Have you tried SOLE?

The more I have been reading about SOLE (Self-Organized Learning Environments) the more I starting to realize that in a pull out program like the one I run it may be the best fit.

So what is SOLE? SOLE was designed by Sugata Mitra a TEDPrise Winner  and has a belief that an education paradigm called Child Driven Learning.

Child Driven Learning is:

  • Self Organized
  • Curious
  • Engaged
  • Social
  • Collaborative
  • Motivated by peer-interest
  • Fueled by adult encouragement and admiration

The basic parameters of a SOLE are the following:

  • Children can choose their own groups of around 4 members
  • Children can change groups at any time
  • Children can look to see what other groups are doing and take that information back to their own group
  • Children can move around freely
  • Children are encouraged to talk and discuss with other groups
  • Children have the opportunity to share out what they learned in their friends in their groups and from other groups.

Here is a short video on how to set this up:

I will be experimenting with this concept over the school year. I am hoping that it is successful with the group of students that I have. I will start with my 5th and 6th grade students to see how this works with them. I will be sharing back over the next several weeks to explain what is going on.

I believe this is a great way for gifted students to work together, and learn from each other. I want my students to feel that they have a great control and direction of their learning. I will start by giving them some direction, and see where this takes us.

This is an exciting aspect of teaching a pull out program. Wish me luck!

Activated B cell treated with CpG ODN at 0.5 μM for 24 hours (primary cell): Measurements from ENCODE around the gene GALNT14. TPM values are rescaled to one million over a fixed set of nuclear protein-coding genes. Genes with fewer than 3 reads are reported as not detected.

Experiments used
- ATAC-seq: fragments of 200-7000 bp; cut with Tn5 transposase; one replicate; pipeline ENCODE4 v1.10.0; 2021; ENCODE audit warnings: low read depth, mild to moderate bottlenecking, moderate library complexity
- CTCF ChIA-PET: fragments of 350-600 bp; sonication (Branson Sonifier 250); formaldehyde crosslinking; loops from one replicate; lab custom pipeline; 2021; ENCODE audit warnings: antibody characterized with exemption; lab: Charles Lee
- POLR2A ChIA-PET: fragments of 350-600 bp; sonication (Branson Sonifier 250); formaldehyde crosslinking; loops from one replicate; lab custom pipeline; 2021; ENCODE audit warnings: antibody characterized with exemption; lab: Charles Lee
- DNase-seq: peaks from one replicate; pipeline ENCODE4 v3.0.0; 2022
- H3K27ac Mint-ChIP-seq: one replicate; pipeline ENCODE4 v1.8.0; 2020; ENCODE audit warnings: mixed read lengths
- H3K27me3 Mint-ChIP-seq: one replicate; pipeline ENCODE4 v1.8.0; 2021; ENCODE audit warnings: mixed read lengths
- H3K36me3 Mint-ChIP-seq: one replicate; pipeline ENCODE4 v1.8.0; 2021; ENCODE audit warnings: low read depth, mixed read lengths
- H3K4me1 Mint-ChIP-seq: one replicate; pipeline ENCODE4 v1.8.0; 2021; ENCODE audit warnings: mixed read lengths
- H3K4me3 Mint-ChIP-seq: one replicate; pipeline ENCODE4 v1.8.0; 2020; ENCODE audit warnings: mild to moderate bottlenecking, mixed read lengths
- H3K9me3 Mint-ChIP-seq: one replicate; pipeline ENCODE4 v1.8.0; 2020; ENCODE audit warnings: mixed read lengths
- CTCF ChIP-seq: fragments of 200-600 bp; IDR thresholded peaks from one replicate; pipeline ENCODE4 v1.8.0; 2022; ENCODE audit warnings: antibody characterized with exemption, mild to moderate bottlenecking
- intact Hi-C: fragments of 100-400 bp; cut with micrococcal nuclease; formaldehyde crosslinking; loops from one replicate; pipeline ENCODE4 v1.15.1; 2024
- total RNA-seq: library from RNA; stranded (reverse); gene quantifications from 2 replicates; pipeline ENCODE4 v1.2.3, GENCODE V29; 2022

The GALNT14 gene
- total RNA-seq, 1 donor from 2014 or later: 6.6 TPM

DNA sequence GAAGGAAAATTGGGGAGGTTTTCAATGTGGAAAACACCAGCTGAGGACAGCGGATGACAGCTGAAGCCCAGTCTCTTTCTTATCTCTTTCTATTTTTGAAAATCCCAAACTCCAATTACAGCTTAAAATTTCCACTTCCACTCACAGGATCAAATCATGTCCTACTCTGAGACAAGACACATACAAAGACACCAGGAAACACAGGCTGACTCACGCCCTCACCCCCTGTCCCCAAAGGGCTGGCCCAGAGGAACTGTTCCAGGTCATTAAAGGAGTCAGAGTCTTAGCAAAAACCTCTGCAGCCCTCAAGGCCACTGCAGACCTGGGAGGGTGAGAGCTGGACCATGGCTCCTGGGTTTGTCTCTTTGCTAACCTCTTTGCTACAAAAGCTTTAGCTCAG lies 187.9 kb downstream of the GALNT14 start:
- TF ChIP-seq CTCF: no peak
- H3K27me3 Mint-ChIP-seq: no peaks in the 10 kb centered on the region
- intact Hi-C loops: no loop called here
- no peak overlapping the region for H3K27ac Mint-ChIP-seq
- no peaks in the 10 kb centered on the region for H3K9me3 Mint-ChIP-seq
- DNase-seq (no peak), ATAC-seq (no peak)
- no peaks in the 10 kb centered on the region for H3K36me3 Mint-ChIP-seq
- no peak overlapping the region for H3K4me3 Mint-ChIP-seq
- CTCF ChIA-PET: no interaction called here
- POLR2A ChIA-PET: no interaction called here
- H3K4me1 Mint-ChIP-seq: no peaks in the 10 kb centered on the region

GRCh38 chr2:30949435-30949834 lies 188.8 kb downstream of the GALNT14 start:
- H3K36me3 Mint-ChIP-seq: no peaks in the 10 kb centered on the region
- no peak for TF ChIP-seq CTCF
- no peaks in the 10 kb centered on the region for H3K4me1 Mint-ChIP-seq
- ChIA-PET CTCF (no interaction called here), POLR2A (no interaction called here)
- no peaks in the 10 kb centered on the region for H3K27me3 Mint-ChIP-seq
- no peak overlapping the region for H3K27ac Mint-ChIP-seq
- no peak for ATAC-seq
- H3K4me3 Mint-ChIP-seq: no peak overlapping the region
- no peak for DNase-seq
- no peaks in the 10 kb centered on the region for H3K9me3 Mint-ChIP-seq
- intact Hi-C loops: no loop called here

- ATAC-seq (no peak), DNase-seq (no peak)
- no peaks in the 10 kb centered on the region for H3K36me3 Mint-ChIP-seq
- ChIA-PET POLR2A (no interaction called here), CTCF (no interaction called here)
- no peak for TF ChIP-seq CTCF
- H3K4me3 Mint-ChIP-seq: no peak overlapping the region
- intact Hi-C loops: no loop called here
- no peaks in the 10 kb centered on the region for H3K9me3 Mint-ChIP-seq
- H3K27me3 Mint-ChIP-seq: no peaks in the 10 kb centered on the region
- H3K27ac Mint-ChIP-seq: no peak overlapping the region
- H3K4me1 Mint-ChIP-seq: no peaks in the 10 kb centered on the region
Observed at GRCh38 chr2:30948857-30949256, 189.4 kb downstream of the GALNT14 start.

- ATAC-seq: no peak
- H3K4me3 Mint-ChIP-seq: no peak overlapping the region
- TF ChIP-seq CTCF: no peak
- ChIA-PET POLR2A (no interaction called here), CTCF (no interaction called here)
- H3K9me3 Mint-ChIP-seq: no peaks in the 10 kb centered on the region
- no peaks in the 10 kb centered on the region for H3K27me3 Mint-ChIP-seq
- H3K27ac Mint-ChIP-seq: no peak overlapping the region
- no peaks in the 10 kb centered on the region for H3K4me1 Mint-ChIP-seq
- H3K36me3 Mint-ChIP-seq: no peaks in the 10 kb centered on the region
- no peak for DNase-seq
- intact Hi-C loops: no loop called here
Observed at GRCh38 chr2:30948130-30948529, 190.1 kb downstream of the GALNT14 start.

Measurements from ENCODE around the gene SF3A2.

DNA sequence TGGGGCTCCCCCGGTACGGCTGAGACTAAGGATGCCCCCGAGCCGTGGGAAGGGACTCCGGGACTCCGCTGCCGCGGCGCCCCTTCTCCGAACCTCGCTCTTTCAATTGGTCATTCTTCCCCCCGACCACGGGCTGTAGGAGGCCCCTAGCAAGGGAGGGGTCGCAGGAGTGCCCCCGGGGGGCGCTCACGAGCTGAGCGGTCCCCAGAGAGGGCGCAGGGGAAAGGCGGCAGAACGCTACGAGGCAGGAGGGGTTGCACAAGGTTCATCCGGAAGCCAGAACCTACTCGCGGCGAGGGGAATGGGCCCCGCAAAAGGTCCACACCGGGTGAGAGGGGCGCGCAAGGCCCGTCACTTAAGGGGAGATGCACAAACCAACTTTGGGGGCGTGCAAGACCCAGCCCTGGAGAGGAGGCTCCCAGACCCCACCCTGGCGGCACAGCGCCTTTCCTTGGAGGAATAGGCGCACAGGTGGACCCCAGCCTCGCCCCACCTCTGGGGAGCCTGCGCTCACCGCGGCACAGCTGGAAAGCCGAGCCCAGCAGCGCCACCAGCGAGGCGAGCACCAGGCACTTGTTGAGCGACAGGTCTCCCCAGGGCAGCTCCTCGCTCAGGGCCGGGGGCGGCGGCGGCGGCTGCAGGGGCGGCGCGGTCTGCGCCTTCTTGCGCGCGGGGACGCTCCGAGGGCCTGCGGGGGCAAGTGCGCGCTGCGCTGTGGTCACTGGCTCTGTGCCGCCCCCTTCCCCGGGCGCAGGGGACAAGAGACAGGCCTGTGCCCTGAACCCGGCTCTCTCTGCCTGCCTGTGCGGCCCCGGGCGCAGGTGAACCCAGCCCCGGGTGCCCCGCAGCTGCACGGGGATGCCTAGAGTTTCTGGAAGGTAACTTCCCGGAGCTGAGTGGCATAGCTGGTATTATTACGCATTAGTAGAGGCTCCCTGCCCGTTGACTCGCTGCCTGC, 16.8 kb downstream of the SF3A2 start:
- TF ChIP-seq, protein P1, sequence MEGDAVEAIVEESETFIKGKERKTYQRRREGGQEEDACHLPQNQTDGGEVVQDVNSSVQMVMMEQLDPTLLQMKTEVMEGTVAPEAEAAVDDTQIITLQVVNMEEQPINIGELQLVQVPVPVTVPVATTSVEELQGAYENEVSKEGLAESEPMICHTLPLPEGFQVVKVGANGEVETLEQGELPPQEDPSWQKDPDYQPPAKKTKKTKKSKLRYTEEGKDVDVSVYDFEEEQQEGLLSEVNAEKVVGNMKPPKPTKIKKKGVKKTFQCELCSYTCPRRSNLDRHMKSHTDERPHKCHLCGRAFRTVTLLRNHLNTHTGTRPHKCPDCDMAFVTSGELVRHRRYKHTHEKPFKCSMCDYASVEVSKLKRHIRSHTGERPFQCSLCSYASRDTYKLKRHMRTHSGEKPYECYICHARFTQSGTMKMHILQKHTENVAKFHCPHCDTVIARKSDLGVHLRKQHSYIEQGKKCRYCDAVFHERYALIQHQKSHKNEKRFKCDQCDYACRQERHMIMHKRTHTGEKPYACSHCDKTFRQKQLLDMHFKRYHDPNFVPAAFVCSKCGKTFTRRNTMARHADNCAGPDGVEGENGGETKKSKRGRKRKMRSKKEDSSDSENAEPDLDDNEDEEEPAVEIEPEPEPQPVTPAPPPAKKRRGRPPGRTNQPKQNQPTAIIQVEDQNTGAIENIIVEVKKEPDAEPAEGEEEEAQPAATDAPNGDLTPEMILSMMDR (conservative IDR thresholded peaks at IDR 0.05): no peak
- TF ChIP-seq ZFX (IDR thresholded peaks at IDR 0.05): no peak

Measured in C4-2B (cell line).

2 thoughts on “Have you tried SOLE?

  1. debbiediscovers

    Hi yes Pencils of Promise collaborated Sugata Mitra to test the SOLE model in their schools in Ghana. I raised funds to build three schools in Laos last year, two have been built already. You can watch the videos on youtube, or my fundraising website http://debbiediscovers.weebly.com/innovation

    As I grew up in the Gifted programme in Singapore, and looking back at my own study habits in school, I would be very bored if the teacher was bad or the class was too slow – to the point where it would affect my grades. But I went to Cambridge where lecturers were optional and I did not go to a single lecture in my last year but studied myself and graduated 2nd in my class.

    I totally agree with you that SOLE is the way forward with Gifted children. You just have to ignite their interest, and show them where to find the information. If you can somehow pique their curiosity to the point where they are motivated to find out more, build in quick wins early on, so there is a sense of achievement and satisfaction (but not too early, you don’t want it to come across as too easy) and a little bit of healthy competition, you have a recipe for success. Good luck! Feel free to reach out if you have any questions.

  2. NewAgeTeacher

    I’ve heard some of my colleagues talk about SOLE before as a great way to engage. Will definitely have to look into it for my students as well. Thanks for sharing.


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